This Day in History

Dec. 18, 1865: Ratification of 13th Amendment

Time Periods: 1865
Themes: African American, Reconstruction, Democracy & Citizenship, Racism & Racial Identity, Slavery and Resistance
Thirteenth Amendment | Zinn Education Project

Source: The Library of Congress.

On Dec. 18, 1865, following its ratification by the requisite three-quarters of the states earlier in the month, the 13th Amendment was formally adopted into the U.S. Constitution, ensuring that

neither slavery nor involuntary servitude. . . shall exist within the United States, or any place subject to their jurisdiction.

Secretary of State William H. Seward, in a proclamation, declared the Thirteenth Amendment to the United States Constitution to have been adopted.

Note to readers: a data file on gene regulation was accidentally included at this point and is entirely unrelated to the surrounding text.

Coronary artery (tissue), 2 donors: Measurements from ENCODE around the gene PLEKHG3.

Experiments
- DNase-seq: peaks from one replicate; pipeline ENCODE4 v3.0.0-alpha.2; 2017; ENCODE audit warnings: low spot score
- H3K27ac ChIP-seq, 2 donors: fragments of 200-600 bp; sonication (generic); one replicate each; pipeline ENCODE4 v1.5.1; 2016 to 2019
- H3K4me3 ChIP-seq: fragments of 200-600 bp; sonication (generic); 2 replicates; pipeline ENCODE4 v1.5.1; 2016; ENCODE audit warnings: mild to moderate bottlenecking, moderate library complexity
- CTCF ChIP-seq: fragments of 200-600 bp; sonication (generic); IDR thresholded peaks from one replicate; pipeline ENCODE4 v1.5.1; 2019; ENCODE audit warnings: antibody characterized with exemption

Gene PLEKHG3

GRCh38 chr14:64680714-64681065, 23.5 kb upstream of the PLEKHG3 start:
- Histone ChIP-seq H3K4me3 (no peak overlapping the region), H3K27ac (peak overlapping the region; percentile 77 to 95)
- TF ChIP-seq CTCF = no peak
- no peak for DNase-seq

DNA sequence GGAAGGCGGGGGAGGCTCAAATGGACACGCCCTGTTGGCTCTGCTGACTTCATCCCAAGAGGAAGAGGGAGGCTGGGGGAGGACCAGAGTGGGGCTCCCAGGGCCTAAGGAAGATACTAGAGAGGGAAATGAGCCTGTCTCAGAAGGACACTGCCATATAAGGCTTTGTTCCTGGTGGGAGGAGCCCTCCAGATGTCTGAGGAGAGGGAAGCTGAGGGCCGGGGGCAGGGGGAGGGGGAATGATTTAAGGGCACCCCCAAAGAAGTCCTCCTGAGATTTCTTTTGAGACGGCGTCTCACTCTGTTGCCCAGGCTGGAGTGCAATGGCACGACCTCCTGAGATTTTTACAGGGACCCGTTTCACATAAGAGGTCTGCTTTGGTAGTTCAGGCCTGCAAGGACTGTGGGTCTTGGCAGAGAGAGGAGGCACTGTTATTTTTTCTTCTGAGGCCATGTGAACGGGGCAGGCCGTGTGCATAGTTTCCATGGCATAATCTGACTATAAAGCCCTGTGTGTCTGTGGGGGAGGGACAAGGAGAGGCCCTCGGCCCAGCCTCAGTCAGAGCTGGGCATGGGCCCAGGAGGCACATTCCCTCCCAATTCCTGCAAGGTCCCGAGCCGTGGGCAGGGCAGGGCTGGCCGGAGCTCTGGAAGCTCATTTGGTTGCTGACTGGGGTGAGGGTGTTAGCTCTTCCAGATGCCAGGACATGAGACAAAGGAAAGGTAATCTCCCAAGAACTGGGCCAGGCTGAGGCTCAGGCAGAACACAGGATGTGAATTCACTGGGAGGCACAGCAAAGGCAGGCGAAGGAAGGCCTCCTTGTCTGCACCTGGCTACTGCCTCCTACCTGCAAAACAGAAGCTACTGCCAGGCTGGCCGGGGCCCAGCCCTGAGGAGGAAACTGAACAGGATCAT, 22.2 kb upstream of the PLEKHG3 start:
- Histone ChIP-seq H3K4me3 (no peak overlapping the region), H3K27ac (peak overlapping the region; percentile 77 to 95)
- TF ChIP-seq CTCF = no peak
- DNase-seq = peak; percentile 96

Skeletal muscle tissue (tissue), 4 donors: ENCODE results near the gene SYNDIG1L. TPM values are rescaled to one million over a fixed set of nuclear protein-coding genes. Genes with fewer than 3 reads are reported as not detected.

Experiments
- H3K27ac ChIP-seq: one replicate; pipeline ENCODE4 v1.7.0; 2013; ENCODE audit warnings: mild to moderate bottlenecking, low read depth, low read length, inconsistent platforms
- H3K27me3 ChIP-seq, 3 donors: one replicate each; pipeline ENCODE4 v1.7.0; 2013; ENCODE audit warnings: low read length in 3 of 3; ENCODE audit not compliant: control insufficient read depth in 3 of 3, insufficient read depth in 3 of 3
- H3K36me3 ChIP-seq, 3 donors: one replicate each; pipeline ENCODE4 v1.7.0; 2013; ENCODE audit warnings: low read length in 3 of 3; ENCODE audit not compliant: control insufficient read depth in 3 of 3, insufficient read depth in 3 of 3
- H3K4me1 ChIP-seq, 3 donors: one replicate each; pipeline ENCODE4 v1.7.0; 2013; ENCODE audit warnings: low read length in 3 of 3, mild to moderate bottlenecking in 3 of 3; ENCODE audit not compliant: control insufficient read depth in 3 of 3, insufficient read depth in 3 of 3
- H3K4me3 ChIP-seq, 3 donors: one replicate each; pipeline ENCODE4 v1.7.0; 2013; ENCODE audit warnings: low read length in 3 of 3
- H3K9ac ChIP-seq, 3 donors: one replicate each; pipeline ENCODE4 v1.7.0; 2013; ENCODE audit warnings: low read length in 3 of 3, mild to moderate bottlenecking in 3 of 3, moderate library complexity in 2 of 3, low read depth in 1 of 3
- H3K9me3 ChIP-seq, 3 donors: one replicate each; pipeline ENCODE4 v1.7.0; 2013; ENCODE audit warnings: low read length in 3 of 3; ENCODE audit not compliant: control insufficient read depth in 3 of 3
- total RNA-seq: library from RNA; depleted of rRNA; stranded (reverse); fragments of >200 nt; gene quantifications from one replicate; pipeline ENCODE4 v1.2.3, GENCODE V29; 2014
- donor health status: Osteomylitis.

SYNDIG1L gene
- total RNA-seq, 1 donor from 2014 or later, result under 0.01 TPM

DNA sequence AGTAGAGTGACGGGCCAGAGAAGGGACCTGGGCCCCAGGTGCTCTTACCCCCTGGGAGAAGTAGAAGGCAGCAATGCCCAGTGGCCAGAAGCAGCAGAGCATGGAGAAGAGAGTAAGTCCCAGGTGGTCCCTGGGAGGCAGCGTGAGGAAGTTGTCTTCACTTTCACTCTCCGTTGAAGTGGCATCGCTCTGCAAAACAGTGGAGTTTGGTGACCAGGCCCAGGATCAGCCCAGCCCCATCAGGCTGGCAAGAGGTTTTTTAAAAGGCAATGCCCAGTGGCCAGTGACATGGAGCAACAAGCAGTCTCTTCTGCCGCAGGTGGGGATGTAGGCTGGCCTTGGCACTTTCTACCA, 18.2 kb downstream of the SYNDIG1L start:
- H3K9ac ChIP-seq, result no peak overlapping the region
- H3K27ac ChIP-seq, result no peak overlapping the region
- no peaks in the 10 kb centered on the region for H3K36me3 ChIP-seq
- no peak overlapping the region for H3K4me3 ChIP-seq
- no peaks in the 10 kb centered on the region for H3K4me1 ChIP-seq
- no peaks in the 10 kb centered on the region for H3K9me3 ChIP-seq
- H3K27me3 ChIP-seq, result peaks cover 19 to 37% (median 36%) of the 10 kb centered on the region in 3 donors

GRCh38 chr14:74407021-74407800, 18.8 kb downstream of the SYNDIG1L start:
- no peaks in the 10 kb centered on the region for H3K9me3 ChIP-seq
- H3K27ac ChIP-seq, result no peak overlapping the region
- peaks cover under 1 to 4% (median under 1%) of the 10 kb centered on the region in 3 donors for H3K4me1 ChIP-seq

A War to Free the Slaves?’ is a lesson that helps students examine excerpts from Lincoln’s first inaugural address, the rarely mentioned original Thirteenth Amendment to the Constitution that Lincoln promised to support, and the Emancipation Proclamation to explore some of the myths about the Civil War. 

Read the article “Rethinkin’ Lincoln on the 150th Birthday of the Emancipation Proclamation,” by Bill Bigelow from the Zinn Education Project If We Knew Our History series. 

Did the 13th Amendment actually abolish slavery? Read the thread of tweets by Melinda Anderson below.